“Weird!” Fiona said. “Anyway, I don’t want to talk about Axel. I need to ask you some advice.”
Donna came around behind the orders desk and took a wonky seat with a missing castor. “I’m all ears.”
“I… there’s something I need to get off my chest,” Fiona said. The light on the meter turned pale green.
“It’s about a terrible deed I took part in, alongside others,” she continued. The light turned yellow.
“But mostly it concerns my own role in it and how it affects my personal story.”
The light turned green. Frowning, Donna switched it off “Sorry, that’s distracting. You were saying?”
Fiona took a deep breath and told her friend everything. About her unexpected, unexplained water powers. About her acquiescence in Axel’s plan. About pouring water all over the road, ready to be frozen by Norman using Axel’s freeze ray.
About a daylight robbery, in short.
Donna whistled. “That’s pretty heavy,” she said. “I mean, it was only hurting those a-holes at the DIY Barn, but still…”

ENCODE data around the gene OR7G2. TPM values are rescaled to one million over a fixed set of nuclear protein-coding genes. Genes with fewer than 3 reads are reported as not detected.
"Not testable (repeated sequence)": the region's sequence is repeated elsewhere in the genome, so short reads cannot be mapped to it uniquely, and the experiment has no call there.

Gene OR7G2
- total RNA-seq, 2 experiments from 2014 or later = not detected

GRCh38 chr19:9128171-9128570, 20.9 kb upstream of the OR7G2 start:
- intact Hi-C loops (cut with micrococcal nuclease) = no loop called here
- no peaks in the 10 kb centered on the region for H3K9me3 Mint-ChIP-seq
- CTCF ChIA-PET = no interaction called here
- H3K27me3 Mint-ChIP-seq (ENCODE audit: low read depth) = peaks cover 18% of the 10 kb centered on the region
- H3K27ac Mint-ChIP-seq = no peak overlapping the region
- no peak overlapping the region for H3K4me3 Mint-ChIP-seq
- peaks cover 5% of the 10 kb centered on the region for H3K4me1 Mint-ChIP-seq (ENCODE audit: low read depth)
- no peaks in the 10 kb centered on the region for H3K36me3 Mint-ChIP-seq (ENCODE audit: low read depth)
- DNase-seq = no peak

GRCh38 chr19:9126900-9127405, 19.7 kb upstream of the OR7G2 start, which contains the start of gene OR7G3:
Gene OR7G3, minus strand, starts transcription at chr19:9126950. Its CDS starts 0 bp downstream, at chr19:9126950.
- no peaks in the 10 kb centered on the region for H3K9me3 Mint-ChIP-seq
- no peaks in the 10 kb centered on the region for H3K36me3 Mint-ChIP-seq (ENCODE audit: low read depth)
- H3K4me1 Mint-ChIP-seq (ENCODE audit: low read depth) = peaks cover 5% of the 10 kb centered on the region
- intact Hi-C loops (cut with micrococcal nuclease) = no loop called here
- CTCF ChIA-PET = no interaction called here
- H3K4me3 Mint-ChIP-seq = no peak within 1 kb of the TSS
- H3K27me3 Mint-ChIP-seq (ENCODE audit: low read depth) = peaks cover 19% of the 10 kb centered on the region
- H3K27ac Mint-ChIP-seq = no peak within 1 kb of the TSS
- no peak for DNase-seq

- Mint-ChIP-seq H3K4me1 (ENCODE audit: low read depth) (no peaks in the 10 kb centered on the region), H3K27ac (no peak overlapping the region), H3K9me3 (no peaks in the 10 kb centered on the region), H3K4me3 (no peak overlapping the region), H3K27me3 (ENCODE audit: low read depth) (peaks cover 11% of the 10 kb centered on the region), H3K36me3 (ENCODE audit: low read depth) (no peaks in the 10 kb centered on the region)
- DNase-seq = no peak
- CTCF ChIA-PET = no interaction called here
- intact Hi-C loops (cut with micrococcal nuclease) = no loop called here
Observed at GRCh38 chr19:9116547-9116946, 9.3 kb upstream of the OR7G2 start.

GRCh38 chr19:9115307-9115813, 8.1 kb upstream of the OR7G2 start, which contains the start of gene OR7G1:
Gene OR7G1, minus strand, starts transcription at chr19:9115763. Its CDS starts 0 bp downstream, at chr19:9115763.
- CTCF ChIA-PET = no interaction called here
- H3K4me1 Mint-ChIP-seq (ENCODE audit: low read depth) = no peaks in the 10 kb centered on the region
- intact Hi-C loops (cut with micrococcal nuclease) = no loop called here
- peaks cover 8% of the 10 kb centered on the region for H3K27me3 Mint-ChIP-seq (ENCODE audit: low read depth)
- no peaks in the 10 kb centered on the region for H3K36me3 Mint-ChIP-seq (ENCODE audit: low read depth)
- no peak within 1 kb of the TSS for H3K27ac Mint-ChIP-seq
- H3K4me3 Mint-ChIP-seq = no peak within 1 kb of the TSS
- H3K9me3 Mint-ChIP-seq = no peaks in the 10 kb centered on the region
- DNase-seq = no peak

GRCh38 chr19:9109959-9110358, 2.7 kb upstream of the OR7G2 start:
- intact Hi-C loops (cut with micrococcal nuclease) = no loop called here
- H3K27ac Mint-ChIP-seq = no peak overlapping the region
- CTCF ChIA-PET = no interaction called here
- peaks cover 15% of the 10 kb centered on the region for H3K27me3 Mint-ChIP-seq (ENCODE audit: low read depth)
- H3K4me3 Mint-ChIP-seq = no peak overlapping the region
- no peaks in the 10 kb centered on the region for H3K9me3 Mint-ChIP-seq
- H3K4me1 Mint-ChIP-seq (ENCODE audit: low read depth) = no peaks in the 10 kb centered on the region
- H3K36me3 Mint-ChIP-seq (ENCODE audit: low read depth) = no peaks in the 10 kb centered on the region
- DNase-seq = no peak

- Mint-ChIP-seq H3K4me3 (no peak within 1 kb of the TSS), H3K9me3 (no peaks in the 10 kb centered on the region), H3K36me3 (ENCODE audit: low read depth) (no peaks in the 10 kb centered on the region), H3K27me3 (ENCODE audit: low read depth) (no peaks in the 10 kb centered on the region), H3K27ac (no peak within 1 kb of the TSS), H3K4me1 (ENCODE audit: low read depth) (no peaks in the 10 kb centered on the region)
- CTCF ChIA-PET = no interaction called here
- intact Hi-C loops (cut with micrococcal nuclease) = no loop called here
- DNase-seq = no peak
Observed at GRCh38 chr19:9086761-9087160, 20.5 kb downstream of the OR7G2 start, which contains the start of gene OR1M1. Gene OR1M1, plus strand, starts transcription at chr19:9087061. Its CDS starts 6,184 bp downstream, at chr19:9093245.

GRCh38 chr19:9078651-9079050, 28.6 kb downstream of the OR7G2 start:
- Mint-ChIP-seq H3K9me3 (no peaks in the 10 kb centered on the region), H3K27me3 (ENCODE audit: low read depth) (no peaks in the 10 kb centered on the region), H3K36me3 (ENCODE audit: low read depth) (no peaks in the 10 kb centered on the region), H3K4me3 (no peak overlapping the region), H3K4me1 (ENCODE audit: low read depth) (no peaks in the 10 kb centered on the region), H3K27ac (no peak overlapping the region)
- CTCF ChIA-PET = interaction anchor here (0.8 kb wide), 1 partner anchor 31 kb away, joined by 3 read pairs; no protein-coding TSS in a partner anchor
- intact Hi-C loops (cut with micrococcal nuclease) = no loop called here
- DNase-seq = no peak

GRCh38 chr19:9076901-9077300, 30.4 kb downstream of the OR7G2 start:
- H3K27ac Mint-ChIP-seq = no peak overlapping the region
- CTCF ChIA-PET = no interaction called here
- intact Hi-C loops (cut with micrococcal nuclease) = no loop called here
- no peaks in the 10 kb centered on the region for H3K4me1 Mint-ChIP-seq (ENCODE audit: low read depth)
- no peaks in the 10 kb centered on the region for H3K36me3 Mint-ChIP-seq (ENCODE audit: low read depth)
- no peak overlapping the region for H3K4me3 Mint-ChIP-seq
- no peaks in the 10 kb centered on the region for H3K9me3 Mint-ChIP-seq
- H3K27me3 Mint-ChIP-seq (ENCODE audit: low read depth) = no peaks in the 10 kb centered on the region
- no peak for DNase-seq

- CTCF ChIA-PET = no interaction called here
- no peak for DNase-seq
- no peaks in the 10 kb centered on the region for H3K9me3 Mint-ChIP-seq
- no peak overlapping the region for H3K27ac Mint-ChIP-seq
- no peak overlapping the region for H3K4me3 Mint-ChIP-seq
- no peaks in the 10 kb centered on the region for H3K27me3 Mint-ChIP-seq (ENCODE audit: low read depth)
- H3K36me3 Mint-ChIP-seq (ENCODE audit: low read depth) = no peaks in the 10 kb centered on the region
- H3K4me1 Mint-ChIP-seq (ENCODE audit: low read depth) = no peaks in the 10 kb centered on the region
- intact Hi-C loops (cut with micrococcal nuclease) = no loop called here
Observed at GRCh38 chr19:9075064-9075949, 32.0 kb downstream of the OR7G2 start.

“What should I do?” Fiona said. “I… I feel so awful about it. But if I confess to the police, won’t that just hurt the Pavilion?” She gestured around the near-empty aisles. “Do you think we can take the hit?”
“If you’d asked me a year ago, I’d have said just keep your head down,” Donna said. “But since I’ve been working in lighting, I’ve been talking to Sadie a lot. You know about morals, ethics, things like that. It’s really changed… Hey, I thought I turned that meter thing off. Ugh, the green light is brighter than ever. Anyway, I think you have only one choice:”
Fiona strained her ears and leaned in close as Donna took a deep breath to speak.
And then they were both on the floor. Fiona’s ears rang. Was Donna okay? Was she okay? There were papers everywhere… It would take forever to tidy. Gathering all her strength, Fiona pushed herself off the floor. She seemed to be in one piece. Her nose was bleeding but nothing seemed broken.
The two nearest shelving units had partly collapsed. Each one had bent outwards at more or less the same point. Fiona found her eye attracted to the floor between the bends in the shelves. There, cratered in the concrete of the floor, was a glowing red rock.
A meteor? A meteorite? Fiona had used to know the distance. StalagTites came from the Top… No, that as something different…